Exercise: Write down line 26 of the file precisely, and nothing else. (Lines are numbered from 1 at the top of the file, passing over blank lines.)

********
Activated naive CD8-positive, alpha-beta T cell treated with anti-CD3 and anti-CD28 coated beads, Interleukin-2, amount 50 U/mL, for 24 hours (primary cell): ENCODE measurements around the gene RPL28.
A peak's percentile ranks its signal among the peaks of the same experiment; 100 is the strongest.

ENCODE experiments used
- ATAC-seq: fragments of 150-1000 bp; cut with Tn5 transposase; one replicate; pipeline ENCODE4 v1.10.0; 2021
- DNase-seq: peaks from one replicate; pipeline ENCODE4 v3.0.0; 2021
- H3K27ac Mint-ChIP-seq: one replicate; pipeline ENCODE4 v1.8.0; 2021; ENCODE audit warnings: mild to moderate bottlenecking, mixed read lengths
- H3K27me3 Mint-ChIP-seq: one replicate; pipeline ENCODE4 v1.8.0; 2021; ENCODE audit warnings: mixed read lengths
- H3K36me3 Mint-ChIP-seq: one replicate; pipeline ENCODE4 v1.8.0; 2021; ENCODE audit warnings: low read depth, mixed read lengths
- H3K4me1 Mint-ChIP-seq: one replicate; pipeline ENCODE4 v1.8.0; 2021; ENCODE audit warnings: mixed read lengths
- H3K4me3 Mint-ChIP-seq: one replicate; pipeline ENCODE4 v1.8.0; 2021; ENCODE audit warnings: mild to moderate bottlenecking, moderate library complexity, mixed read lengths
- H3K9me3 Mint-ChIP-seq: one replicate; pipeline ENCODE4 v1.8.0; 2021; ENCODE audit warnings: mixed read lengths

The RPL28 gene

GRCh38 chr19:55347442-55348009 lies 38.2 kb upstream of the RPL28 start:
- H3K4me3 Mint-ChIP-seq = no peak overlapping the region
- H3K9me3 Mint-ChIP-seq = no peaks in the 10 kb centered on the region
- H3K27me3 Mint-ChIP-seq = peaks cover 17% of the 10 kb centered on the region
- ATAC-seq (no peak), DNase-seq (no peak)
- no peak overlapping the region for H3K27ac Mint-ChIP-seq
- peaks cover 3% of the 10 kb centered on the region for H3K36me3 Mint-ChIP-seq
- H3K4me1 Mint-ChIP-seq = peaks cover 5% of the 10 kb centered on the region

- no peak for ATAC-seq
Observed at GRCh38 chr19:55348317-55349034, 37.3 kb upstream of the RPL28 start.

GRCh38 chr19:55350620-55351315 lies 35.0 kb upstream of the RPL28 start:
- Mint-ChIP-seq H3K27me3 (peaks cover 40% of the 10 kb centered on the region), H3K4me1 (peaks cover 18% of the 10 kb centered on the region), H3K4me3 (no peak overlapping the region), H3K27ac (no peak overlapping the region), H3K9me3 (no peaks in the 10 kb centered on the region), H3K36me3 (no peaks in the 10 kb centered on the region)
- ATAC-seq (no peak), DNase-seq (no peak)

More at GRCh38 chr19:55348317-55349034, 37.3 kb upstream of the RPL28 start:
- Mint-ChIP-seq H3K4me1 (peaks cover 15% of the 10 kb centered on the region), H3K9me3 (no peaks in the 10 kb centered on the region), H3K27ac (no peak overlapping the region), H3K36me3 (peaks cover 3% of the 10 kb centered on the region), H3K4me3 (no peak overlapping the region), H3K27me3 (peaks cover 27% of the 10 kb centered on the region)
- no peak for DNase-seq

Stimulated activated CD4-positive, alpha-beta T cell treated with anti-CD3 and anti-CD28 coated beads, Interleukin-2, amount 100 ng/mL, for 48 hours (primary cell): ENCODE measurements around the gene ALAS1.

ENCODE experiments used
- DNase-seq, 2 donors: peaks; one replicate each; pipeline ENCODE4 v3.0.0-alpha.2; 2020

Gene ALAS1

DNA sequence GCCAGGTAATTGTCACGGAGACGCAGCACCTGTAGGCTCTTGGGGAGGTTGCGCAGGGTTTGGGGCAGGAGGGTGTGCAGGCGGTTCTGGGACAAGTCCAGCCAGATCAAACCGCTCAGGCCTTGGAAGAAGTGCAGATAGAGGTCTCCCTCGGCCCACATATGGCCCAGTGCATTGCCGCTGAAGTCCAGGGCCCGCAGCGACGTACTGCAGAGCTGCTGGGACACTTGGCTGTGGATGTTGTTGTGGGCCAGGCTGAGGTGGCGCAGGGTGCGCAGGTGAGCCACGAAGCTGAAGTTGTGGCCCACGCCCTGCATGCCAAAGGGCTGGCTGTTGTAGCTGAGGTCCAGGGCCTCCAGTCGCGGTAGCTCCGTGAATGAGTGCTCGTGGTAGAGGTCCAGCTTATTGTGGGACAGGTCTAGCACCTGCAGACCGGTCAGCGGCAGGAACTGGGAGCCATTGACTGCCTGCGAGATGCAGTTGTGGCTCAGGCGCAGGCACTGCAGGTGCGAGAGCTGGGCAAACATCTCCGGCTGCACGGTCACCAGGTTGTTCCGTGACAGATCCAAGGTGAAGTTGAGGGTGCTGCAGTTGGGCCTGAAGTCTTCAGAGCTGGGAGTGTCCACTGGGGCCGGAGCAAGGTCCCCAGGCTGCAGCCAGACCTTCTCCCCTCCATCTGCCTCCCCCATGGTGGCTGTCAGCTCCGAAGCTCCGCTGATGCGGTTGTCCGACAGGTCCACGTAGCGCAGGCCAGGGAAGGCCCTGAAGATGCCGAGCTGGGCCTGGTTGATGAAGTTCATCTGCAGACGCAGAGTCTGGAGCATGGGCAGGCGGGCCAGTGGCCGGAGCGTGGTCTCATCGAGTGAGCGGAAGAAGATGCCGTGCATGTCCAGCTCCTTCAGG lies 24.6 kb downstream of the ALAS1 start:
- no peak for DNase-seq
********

More at GRCh38 chr19:55348317-55349034, 37.3 kb upstream of the RPL28 start: